Roundhay School was nothing if not created as a Grammar School clone of the traditional public school. The buildings were imposing and its traditions were overbearing. The masters were still living in a time when it was normal to wander the school like ravens, black and satanic, and they could be cold and merciless. Gown attired, their sleeves flapped like giant birds ready to fall upon any unsuspecting boy who had broken a written, or assumed, rule.
The floors were bare boards, the walls unadorned and the air thundered with the noise of eight-hundred boys, as they beat their way like Attila’s Hordes down the staircases and corridors in between lessons. The only force that could stand in their way was the gown draped masters who strode against the tide, parting the flow like Moses. It was a harsh, unyielding environment, which did not cater for the gentle or lacking in confidence. It was a male domain, designed and run to produce men, at a time when men still dominated England and the Western World. It is interesting to note that there were nearly twice as many places for boys in Grammar Schools than for girls. Roundhay Boys had eight hundred and the Roundhay Girls six hundred. The curriculum varied between the two genders. Boys had a wider choice of science subjects than the girls and the girls had more of an Arts focus. I believe I had to choose only one subject from History, Biology, Economics, Art, Music, Woodwork and Metalwork, to do at Ordinary Level. Whereas I think we had to do three Science subjects.
As a Grammar School, sport was seen as essential for creating men who could be leaders, and the only real sports were Rugby Union, Cricket, Athletics and, of course, Cross Country Running. I think it was probably based on the idea that if we were physically exhausted then we would not bother too much with the girls on the other side of the boundary bushes between the playing fields. Maybe I am being unjust as I am sure they felt team work, leadership and perseverance could all be gained from participation in the above sports.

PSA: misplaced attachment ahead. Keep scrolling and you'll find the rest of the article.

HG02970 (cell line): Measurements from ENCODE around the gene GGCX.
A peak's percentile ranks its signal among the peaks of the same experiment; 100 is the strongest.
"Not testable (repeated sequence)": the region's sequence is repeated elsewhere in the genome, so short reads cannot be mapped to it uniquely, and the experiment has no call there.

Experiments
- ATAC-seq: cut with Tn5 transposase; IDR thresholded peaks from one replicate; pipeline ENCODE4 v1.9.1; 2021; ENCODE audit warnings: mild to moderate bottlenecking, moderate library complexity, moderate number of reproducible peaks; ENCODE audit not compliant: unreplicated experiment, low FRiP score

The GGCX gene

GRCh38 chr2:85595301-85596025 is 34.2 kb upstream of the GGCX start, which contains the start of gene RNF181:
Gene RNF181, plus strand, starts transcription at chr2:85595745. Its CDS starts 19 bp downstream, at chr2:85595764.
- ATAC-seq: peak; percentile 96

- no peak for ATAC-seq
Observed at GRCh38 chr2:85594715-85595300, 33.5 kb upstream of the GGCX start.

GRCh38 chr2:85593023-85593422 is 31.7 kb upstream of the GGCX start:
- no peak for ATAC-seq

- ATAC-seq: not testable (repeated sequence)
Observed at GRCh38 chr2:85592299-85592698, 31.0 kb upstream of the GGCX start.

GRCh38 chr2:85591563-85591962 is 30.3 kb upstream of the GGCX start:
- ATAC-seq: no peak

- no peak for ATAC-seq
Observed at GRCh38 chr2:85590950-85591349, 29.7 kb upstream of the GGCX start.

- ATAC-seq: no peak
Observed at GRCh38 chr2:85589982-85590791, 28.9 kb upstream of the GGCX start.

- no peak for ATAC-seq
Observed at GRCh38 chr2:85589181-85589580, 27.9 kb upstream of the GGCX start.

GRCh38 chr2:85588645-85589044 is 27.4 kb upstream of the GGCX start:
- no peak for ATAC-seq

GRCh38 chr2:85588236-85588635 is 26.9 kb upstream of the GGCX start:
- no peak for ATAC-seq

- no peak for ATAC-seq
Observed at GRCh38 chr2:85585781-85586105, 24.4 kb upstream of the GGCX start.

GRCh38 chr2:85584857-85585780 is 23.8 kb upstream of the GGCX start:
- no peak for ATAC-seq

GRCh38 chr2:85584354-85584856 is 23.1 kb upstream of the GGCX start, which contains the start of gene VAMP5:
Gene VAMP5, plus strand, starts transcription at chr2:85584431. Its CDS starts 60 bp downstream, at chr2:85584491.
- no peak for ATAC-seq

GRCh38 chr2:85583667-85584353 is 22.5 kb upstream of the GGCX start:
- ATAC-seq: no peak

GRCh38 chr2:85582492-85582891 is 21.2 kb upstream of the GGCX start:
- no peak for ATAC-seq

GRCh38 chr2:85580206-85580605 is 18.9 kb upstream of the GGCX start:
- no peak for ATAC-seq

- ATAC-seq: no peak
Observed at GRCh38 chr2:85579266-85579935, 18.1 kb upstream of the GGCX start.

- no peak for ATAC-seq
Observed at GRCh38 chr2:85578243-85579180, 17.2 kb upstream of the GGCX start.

I was delighted to arrive at Rounday and find that we could do real sports. Roundhay had changing rooms and it was a thrill to change in a room that was not the classroom. There was a strong smell of sweat and old linament, mixed with linseed oil, leather and what I later discovered was testosterone. It was a challenge to get changed without anyone seeing you naked, but somehow it was achieved. Blue Kelvin rugby shirt, black shorts, boots, socks and a little nervousness saw us ready for our first house sports. It was a cold afternoon, with an icy breeze that shot up the legs of the shorts and dampened any enthusiasm. Arms wrapped around our bodies, we listen to Joe Wareham show us the basics of how to pass a rugby ball, how to pass it backwards and how to move it along a line as we advanced down the field. The first session was not too thrilling, but it was real sport. The second skill was tackling and this was much more exciting. ‘Keep your head to one side, take them round the ankles,’ was followed by the lie, ‘Go in hard and you won’t get hurt!’ Needless to say, some of the smaller boys were paired with some of the bigger boys and they put paid to such a lie. Some went into the tackle with real enthusiasm and came out concussed, but some chickened out and just dived anywhere, apart from at the legs of the advancing player. I am sure that a note was made of these boys’ names and they would be made an example of at a later date.
It became very clear, in a very short time, who had the makings of rugby players and who had not. As this is a sport where brawn is as important as skill and I was one of the tallest at this age, I was quite successful and thoroughly enjoyed it. Muddy, bruised and some of us not quite aware of our surroundings, we traipsed off the field and entered the changing rooms. Now, this was the first real challenge of the day. In the mid 1960s someone still thought it was a good idea for teenage boys to strip naked and sit in a two-foot deep large square bath. The bath was big enough to hold about thirty and the steaming waters were a seething mass of naked flesh, often scraped and bloody, clods of floating earth and lumps of soap. Was it a bonding experience? I can’t really say. It was just the way it was. There were some showers, or did they come in later? I’m not sure. What I do remember was one or two of the teachers stripping off and joining the throng. Nowadays, that would be totally a ‘No No!’ and would result in police charges, but then it was not unusual and from my experience, an innocent, if embarrassing regular part of sport.